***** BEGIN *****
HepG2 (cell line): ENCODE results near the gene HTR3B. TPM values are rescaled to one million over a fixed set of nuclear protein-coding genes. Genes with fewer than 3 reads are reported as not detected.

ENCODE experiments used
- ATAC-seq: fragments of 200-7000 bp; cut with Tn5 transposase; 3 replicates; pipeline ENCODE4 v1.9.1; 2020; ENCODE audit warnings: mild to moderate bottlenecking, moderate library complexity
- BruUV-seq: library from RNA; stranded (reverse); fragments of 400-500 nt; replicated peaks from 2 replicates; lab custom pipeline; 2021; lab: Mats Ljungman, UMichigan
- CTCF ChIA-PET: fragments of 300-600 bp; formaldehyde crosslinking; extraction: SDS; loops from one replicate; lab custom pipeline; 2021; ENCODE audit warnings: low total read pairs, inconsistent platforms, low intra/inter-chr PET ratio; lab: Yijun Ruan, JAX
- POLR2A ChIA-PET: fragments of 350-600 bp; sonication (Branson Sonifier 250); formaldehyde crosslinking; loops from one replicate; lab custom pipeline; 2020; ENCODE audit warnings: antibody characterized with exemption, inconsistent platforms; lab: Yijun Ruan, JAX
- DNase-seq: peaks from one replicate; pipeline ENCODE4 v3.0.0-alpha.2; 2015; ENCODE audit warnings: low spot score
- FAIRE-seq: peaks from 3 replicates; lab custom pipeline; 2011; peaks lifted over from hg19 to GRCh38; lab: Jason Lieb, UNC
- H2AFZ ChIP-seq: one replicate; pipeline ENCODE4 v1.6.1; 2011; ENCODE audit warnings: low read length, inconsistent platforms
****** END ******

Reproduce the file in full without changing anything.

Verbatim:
HepG2 (cell line): ENCODE results near the gene HTR3B. TPM values are rescaled to one million over a fixed set of nuclear protein-coding genes. Genes with fewer than 3 reads are reported as not detected.

ENCODE experiments used
- ATAC-seq: fragments of 200-7000 bp; cut with Tn5 transposase; 3 replicates; pipeline ENCODE4 v1.9.1; 2020; ENCODE audit warnings: mild to moderate bottlenecking, moderate library complexity
- BruUV-seq: library from RNA; stranded (reverse); fragments of 400-500 nt; replicated peaks from 2 replicates; lab custom pipeline; 2021; lab: Mats Ljungman, UMichigan
- CTCF ChIA-PET: fragments of 300-600 bp; formaldehyde crosslinking; extraction: SDS; loops from one replicate; lab custom pipeline; 2021; ENCODE audit warnings: low total read pairs, inconsistent platforms, low intra/inter-chr PET ratio; lab: Yijun Ruan, JAX
- POLR2A ChIA-PET: fragments of 350-600 bp; sonication (Branson Sonifier 250); formaldehyde crosslinking; loops from one replicate; lab custom pipeline; 2020; ENCODE audit warnings: antibody characterized with exemption, inconsistent platforms; lab: Yijun Ruan, JAX
- DNase-seq: peaks from one replicate; pipeline ENCODE4 v3.0.0-alpha.2; 2015; ENCODE audit warnings: low spot score
- FAIRE-seq: peaks from 3 replicates; lab custom pipeline; 2011; peaks lifted over from hg19 to GRCh38; lab: Jason Lieb, UNC
- H2AFZ ChIP-seq: one replicate; pipeline ENCODE4 v1.6.1; 2011; ENCODE audit warnings: low read length, inconsistent platforms